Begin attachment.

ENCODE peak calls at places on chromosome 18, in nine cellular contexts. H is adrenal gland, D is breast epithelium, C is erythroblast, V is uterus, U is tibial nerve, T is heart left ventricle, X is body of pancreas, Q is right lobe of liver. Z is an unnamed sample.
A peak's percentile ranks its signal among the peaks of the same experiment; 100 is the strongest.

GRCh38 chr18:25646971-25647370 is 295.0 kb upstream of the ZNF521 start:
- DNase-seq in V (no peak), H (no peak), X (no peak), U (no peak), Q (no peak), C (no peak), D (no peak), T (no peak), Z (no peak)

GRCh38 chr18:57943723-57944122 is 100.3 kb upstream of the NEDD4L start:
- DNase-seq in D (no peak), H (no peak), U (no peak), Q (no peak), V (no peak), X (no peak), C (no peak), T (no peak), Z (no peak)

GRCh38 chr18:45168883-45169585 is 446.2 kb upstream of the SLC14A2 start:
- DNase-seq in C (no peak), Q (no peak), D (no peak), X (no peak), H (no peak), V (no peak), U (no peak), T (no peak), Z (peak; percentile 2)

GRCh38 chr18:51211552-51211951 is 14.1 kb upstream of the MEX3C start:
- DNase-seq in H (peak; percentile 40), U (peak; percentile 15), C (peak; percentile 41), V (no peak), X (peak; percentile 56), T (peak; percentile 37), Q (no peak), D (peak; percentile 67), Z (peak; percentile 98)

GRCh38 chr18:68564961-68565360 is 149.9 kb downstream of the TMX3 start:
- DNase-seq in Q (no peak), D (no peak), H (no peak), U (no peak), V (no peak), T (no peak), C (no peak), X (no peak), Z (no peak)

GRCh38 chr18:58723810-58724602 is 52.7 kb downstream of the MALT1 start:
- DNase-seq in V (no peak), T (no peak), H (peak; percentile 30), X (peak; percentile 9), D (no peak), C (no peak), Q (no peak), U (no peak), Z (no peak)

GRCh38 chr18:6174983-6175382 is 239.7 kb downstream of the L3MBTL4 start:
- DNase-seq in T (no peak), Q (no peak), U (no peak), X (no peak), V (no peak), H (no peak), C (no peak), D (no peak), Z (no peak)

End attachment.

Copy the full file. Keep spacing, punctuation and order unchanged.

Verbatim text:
ENCODE peak calls at places on chromosome 18, in nine cellular contexts. H is adrenal gland, D is breast epithelium, C is erythroblast, V is uterus, U is tibial nerve, T is heart left ventricle, X is body of pancreas, Q is right lobe of liver. Z is an unnamed sample.
A peak's percentile ranks its signal among the peaks of the same experiment; 100 is the strongest.

GRCh38 chr18:25646971-25647370 is 295.0 kb upstream of the ZNF521 start:
- DNase-seq in V (no peak), H (no peak), X (no peak), U (no peak), Q (no peak), C (no peak), D (no peak), T (no peak), Z (no peak)

GRCh38 chr18:57943723-57944122 is 100.3 kb upstream of the NEDD4L start:
- DNase-seq in D (no peak), H (no peak), U (no peak), Q (no peak), V (no peak), X (no peak), C (no peak), T (no peak), Z (no peak)

GRCh38 chr18:45168883-45169585 is 446.2 kb upstream of the SLC14A2 start:
- DNase-seq in C (no peak), Q (no peak), D (no peak), X (no peak), H (no peak), V (no peak), U (no peak), T (no peak), Z (peak; percentile 2)

GRCh38 chr18:51211552-51211951 is 14.1 kb upstream of the MEX3C start:
- DNase-seq in H (peak; percentile 40), U (peak; percentile 15), C (peak; percentile 41), V (no peak), X (peak; percentile 56), T (peak; percentile 37), Q (no peak), D (peak; percentile 67), Z (peak; percentile 98)

GRCh38 chr18:68564961-68565360 is 149.9 kb downstream of the TMX3 start:
- DNase-seq in Q (no peak), D (no peak), H (no peak), U (no peak), V (no peak), T (no peak), C (no peak), X (no peak), Z (no peak)

GRCh38 chr18:58723810-58724602 is 52.7 kb downstream of the MALT1 start:
- DNase-seq in V (no peak), T (no peak), H (peak; percentile 30), X (peak; percentile 9), D (no peak), C (no peak), Q (no peak), U (no peak), Z (no peak)

GRCh38 chr18:6174983-6175382 is 239.7 kb downstream of the L3MBTL4 start:
- DNase-seq in T (no peak), Q (no peak), U (no peak), X (no peak), V (no peak), H (no peak), C (no peak), D (no peak), Z (no peak)